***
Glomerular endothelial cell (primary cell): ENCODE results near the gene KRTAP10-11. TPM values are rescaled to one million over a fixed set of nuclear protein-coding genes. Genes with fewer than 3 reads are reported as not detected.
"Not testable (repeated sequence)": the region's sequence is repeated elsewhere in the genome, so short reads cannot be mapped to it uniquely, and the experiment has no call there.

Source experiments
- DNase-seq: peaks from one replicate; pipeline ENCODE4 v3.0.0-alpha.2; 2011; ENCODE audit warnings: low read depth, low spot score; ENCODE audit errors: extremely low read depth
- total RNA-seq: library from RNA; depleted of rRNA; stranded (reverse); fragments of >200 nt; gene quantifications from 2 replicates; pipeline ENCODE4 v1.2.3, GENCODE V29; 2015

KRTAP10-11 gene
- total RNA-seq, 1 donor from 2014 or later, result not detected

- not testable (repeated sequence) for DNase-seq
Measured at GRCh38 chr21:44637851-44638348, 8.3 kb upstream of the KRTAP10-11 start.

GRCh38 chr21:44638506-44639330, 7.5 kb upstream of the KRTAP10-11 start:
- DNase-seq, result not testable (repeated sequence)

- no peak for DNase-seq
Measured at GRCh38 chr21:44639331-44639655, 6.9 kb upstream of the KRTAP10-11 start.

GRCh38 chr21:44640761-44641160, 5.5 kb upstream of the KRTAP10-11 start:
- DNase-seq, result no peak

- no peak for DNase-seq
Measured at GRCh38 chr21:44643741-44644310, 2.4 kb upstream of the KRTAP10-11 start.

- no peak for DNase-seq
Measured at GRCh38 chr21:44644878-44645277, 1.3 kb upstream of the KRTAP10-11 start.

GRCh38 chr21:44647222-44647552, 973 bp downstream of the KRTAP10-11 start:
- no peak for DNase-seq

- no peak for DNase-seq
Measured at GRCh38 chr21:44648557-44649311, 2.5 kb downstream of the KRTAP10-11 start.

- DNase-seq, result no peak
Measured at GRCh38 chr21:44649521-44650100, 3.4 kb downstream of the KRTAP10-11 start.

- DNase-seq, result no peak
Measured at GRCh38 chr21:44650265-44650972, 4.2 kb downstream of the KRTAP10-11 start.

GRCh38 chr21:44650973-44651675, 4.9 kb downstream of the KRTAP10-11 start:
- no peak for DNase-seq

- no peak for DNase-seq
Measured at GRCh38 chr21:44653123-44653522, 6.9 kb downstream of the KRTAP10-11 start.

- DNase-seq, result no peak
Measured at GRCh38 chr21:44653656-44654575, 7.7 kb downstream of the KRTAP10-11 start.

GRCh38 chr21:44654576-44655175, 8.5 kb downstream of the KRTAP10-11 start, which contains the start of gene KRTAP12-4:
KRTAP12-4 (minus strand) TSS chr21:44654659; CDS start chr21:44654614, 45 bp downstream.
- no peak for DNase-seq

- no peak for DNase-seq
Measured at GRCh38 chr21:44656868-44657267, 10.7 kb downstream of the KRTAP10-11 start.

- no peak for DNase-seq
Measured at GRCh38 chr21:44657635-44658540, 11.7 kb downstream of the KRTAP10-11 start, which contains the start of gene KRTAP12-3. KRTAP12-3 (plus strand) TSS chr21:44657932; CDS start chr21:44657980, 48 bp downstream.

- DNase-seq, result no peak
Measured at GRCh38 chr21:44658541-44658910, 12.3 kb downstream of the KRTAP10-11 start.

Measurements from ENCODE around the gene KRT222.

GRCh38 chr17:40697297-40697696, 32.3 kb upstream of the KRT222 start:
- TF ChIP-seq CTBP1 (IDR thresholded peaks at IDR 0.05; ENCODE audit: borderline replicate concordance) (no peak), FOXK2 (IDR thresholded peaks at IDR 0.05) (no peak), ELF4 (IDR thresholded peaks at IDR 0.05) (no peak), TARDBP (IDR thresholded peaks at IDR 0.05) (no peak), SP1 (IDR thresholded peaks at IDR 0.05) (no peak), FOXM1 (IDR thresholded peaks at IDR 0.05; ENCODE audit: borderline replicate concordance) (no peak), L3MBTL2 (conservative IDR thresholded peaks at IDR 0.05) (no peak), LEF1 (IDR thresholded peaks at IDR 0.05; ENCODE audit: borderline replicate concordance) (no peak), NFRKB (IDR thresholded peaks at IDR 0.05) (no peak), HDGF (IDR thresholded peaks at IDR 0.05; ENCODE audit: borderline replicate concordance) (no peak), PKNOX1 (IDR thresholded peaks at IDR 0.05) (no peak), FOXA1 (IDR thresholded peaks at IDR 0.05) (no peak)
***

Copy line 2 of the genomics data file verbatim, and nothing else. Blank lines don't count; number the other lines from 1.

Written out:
"Not testable (repeated sequence)": the region's sequence is repeated elsewhere in the genome, so short reads cannot be mapped to it uniquely, and the experiment has no call there.